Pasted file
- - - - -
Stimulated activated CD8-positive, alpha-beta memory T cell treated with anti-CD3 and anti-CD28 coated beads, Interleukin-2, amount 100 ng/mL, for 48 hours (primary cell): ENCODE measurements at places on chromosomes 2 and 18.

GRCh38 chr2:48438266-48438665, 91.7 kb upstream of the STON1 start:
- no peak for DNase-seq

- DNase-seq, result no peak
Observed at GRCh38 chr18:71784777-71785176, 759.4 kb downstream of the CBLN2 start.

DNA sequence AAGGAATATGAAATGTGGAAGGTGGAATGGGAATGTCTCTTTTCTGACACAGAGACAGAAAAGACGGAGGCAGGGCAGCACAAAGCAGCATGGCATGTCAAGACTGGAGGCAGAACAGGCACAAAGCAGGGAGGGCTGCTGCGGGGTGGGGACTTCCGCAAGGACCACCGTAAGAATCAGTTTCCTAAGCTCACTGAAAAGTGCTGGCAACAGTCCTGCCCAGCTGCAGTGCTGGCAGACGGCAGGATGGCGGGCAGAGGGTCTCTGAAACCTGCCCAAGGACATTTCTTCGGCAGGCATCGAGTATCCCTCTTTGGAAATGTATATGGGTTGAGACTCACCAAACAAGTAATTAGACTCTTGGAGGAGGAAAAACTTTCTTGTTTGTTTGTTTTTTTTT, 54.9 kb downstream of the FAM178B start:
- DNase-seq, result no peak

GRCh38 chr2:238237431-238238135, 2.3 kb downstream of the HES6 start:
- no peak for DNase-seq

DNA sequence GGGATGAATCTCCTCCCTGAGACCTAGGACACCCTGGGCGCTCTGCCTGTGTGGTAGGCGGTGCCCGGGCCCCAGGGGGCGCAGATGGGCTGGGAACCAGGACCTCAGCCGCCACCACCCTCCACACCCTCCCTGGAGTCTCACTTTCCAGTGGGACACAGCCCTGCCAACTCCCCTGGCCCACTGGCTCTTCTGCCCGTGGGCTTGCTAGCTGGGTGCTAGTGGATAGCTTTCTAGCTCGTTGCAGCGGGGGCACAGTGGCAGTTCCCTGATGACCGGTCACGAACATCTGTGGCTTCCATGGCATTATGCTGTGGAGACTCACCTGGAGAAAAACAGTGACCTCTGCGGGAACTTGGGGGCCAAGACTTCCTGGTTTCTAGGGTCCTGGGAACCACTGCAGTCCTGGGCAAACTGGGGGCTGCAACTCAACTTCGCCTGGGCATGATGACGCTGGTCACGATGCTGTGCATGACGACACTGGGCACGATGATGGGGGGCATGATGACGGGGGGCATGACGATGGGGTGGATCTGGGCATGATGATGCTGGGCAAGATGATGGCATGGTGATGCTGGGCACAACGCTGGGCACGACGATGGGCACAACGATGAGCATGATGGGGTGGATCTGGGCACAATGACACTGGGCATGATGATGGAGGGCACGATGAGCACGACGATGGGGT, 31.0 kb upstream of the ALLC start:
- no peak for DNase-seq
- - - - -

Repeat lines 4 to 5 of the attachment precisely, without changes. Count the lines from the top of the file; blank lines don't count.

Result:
- DNase-seq, result no peak
Observed at GRCh38 chr18:71784777-71785176, 759.4 kb downstream of the CBLN2 start.